On Nov. 13, Warner Bros. releases Alcon Entertainment’s “The 33,” a fast-based story about the miraculous rescue of 33 Chilean miners trapped in a mine collapse in 2010.
As family, friends and the world watched via television and the Internet, all 33 men imprisoned who had been 2.300 feet underground for 69 days were rescued one by one, raised up a long narrow shaft in a capsule, using international drilling teams and even NASA technology.
Despite their ordeal, which included the real threat of starvation, the men were in relatively good physical condition when they reached the surface. They attributed their ability to survive the ordeal mentally and emotionally on their strong Christian faith (most, but not all, were Catholic).
While the Christian element is probably less central to the movie plot than it was in the real-life incident, “The 33” does indeed address the power of faith — both in God and in fellow humans — to sustain life and keep hope alive against seemingly impossible odds.
It’s hard for any movie to match the real emotional impact of the moment the miners finally breathed free air, but “The 33” comes pretty close.
The miners weren’t unscathed by their ordeal, and many enduring lingering psychological, emotional and financial issues, but seeing their real faces at the end of the movie is a revelation.
Said Mexican-American director Patricia Riggen to the U.K. Catholic Herald:
“The faith of the miners is very present from the first moment they go in the mine. There’s a little Virgin (statue), they cross themselves. They honk at it, and they say a prayer as they drive in. They do that every day of their lives,” she said. “They ask God for their protection because they know they’re driving into a very dangerous place.”
Riggen continued: “As the story develops and they find themselves trapped in this dark hole, their belief in God starts playing a very, very big part in helping them stay alive. They think together. There’s a moment of redemption down there. One of the characters who has an addiction, and he is a lost soul, embraces God. For me, all of these things happened. It’s true and it’s wonderful to be able to show that. … He’s still living a good and healthy life right now.”
Antonio Banderas plays Mario “Super Mario” Sepulveda, the miners’ spokesman; Lou Diamond Phillips plays Luis “Don Lucho” Urzua, the shift forman; Juliette Binoche plays Maria Segovia, the sister of one of the miners; Gabriel Byrne plays engineer Andrew Sougarret; and former “NCIS” star — and Chilean native — Cote de Pablo, plays Jessica Vega, the pregnant wife of a miner.James Brolin, Bob Gunton and Rodrigo Santoro also appear.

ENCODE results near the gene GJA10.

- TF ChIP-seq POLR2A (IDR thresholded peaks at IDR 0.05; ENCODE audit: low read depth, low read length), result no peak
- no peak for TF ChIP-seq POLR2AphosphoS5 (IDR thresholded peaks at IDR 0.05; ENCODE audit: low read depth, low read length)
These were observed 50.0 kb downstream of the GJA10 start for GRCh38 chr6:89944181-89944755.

Also, according to a BBC report:
The 33 miners are hoping that the film will improve their financial situation because they are getting a cut from the ticket sales.
Life has been difficult for them in the last five years with health issues plaguing the vast majority and many also encountering problems with finding work.
Recently, nine of the 33 filed suit against attorneys who represented them in the past. From a Nov. 3 piece at Latino FoxNews.com:
The miners say their former attorneys Remberto Valdes and Fernando Garcia, who represented “the 33,” cheated them out of money, including royalties for the upcoming Hollywood motion picture of their 69-day saga, a book deal and their televised rescue that mesmerized millions worldwide.
But one day after fifth anniversary of the rescue, this past Oct. 14, a group of the miners took out time from promoting the film in Italy to drop by the Vatican to meet Pope Francis, pose for pictures and present gifts. During the visit, the pontiff blessed five-year-old Esperanza Ticona, who was born while her father was still in the mine. Her name is the Spanish word for “hope.”
And here’s how it looked:
And here’s a peek at “The 33”:
Photos: Courtesy Grace Hill Media